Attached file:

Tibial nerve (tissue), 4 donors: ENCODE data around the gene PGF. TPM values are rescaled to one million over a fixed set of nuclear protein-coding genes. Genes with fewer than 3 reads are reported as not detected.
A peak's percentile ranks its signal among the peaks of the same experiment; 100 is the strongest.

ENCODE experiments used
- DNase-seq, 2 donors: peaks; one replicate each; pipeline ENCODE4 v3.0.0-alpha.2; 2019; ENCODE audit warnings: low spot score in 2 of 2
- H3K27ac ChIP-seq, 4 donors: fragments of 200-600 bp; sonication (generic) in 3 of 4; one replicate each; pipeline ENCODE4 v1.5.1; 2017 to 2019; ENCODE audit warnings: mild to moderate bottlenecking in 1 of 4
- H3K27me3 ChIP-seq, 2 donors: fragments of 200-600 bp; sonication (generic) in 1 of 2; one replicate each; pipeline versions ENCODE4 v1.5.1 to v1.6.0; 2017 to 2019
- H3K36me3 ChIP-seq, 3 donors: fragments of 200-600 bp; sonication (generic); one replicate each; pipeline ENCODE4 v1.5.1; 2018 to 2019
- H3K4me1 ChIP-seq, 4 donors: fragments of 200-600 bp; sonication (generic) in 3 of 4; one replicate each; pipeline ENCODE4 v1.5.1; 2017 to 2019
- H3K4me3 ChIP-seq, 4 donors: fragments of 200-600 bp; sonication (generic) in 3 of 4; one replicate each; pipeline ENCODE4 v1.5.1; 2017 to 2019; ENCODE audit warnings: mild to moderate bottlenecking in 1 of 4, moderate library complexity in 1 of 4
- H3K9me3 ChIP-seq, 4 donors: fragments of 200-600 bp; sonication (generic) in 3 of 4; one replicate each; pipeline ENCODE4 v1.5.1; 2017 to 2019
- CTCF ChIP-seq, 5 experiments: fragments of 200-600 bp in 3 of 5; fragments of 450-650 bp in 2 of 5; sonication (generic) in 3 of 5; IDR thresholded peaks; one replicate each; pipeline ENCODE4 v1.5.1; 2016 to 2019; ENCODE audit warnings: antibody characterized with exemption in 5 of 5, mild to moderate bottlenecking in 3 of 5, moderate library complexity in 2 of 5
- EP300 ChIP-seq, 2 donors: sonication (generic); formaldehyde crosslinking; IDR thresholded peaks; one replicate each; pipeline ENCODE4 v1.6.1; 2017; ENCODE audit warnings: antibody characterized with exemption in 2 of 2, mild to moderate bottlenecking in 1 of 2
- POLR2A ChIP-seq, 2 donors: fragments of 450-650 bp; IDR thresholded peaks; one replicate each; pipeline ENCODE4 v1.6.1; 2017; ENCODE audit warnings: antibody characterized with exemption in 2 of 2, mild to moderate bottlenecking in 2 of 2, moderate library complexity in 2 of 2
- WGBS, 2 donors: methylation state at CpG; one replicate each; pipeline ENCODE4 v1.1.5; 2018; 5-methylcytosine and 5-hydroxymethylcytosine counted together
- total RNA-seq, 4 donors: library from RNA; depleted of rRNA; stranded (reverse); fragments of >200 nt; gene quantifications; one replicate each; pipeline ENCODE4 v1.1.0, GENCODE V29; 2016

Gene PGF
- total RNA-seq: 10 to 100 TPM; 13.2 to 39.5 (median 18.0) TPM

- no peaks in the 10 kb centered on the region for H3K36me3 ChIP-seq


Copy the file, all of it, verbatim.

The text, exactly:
Tibial nerve (tissue), 4 donors: ENCODE data around the gene PGF. TPM values are rescaled to one million over a fixed set of nuclear protein-coding genes. Genes with fewer than 3 reads are reported as not detected.
A peak's percentile ranks its signal among the peaks of the same experiment; 100 is the strongest.

ENCODE experiments used
- DNase-seq, 2 donors: peaks; one replicate each; pipeline ENCODE4 v3.0.0-alpha.2; 2019; ENCODE audit warnings: low spot score in 2 of 2
- H3K27ac ChIP-seq, 4 donors: fragments of 200-600 bp; sonication (generic) in 3 of 4; one replicate each; pipeline ENCODE4 v1.5.1; 2017 to 2019; ENCODE audit warnings: mild to moderate bottlenecking in 1 of 4
- H3K27me3 ChIP-seq, 2 donors: fragments of 200-600 bp; sonication (generic) in 1 of 2; one replicate each; pipeline versions ENCODE4 v1.5.1 to v1.6.0; 2017 to 2019
- H3K36me3 ChIP-seq, 3 donors: fragments of 200-600 bp; sonication (generic); one replicate each; pipeline ENCODE4 v1.5.1; 2018 to 2019
- H3K4me1 ChIP-seq, 4 donors: fragments of 200-600 bp; sonication (generic) in 3 of 4; one replicate each; pipeline ENCODE4 v1.5.1; 2017 to 2019
- H3K4me3 ChIP-seq, 4 donors: fragments of 200-600 bp; sonication (generic) in 3 of 4; one replicate each; pipeline ENCODE4 v1.5.1; 2017 to 2019; ENCODE audit warnings: mild to moderate bottlenecking in 1 of 4, moderate library complexity in 1 of 4
- H3K9me3 ChIP-seq, 4 donors: fragments of 200-600 bp; sonication (generic) in 3 of 4; one replicate each; pipeline ENCODE4 v1.5.1; 2017 to 2019
- CTCF ChIP-seq, 5 experiments: fragments of 200-600 bp in 3 of 5; fragments of 450-650 bp in 2 of 5; sonication (generic) in 3 of 5; IDR thresholded peaks; one replicate each; pipeline ENCODE4 v1.5.1; 2016 to 2019; ENCODE audit warnings: antibody characterized with exemption in 5 of 5, mild to moderate bottlenecking in 3 of 5, moderate library complexity in 2 of 5
- EP300 ChIP-seq, 2 donors: sonication (generic); formaldehyde crosslinking; IDR thresholded peaks; one replicate each; pipeline ENCODE4 v1.6.1; 2017; ENCODE audit warnings: antibody characterized with exemption in 2 of 2, mild to moderate bottlenecking in 1 of 2
- POLR2A ChIP-seq, 2 donors: fragments of 450-650 bp; IDR thresholded peaks; one replicate each; pipeline ENCODE4 v1.6.1; 2017; ENCODE audit warnings: antibody characterized with exemption in 2 of 2, mild to moderate bottlenecking in 2 of 2, moderate library complexity in 2 of 2
- WGBS, 2 donors: methylation state at CpG; one replicate each; pipeline ENCODE4 v1.1.5; 2018; 5-methylcytosine and 5-hydroxymethylcytosine counted together
- total RNA-seq, 4 donors: library from RNA; depleted of rRNA; stranded (reverse); fragments of >200 nt; gene quantifications; one replicate each; pipeline ENCODE4 v1.1.0, GENCODE V29; 2016

Gene PGF
- total RNA-seq: 10 to 100 TPM; 13.2 to 39.5 (median 18.0) TPM

- no peaks in the 10 kb centered on the region for H3K36me3 ChIP-seq